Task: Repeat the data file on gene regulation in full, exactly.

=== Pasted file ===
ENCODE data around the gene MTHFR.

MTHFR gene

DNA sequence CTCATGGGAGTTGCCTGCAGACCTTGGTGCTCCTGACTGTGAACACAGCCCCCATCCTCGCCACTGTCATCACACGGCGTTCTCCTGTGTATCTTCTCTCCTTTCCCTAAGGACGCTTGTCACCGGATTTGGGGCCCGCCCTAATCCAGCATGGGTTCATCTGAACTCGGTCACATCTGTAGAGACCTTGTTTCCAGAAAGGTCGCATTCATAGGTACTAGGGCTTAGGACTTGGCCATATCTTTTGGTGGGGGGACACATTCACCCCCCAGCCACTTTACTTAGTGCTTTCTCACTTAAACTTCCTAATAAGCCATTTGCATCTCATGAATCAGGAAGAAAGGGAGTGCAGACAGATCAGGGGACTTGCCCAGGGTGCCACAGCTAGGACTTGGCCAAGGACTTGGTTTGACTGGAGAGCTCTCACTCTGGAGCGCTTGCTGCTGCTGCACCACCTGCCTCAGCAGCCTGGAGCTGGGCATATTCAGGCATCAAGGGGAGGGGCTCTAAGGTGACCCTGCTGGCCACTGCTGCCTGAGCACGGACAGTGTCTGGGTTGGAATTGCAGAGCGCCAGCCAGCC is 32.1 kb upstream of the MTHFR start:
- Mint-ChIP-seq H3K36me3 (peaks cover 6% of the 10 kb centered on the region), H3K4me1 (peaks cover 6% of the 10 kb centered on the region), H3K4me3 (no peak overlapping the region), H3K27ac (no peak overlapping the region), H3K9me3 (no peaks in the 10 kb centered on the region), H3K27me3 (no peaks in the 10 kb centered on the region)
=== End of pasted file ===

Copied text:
ENCODE data around the gene MTHFR.

MTHFR gene

DNA sequence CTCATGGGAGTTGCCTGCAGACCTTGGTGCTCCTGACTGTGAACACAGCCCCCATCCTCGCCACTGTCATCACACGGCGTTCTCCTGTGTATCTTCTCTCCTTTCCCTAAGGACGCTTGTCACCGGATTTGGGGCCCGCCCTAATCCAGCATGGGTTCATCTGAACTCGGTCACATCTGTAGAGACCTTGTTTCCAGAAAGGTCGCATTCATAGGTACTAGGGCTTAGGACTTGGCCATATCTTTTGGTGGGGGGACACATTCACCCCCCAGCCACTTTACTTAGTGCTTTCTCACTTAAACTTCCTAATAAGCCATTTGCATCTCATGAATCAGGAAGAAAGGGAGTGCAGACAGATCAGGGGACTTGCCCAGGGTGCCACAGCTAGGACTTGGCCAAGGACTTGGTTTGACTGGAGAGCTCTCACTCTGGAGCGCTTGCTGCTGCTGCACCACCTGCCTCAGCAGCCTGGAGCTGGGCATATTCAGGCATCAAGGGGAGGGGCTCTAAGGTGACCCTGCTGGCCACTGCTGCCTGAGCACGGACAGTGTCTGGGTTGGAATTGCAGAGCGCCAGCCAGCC is 32.1 kb upstream of the MTHFR start:
- Mint-ChIP-seq H3K36me3 (peaks cover 6% of the 10 kb centered on the region), H3K4me1 (peaks cover 6% of the 10 kb centered on the region), H3K4me3 (no peak overlapping the region), H3K27ac (no peak overlapping the region), H3K9me3 (no peaks in the 10 kb centered on the region), H3K27me3 (no peaks in the 10 kb centered on the region)